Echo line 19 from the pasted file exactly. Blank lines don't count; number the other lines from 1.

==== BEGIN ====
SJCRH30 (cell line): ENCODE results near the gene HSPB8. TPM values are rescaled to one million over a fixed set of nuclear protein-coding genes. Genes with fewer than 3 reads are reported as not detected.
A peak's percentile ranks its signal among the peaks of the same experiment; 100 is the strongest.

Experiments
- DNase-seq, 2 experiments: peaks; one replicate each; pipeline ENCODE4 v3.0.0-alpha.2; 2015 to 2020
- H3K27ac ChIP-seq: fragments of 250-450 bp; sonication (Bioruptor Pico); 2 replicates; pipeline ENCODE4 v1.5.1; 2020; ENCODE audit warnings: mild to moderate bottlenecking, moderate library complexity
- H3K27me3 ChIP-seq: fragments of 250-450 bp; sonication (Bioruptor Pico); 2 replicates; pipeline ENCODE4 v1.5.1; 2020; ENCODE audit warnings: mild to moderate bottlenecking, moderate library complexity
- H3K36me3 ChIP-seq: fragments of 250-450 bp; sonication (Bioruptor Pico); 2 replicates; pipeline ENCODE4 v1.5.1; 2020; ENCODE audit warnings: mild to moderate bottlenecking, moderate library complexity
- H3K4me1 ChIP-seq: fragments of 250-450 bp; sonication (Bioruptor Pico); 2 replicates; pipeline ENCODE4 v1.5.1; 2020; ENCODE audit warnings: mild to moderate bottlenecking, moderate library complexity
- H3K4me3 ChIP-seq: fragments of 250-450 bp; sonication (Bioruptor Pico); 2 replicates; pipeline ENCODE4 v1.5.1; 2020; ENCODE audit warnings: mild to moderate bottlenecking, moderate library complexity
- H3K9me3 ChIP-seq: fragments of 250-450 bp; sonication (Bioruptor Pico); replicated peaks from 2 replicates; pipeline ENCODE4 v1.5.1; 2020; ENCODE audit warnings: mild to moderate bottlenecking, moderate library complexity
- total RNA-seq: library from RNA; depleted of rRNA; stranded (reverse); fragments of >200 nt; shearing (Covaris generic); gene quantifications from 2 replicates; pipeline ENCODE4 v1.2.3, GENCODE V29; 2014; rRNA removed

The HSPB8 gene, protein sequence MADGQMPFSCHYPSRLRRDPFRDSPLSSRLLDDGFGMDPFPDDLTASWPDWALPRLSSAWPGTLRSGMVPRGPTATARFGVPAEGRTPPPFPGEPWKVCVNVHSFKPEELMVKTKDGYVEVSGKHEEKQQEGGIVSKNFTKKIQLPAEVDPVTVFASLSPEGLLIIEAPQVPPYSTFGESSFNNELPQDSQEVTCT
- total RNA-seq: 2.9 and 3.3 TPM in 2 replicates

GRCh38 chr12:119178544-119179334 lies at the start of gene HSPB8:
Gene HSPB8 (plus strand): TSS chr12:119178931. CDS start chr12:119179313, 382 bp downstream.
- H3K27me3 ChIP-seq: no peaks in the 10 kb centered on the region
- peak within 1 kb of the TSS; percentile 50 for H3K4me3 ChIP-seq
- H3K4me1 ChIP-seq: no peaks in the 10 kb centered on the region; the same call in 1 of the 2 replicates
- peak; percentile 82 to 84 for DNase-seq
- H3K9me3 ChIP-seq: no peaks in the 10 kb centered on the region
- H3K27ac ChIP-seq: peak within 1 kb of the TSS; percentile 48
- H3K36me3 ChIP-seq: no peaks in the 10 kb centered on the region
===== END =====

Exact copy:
- peak; percentile 82 to 84 for DNase-seq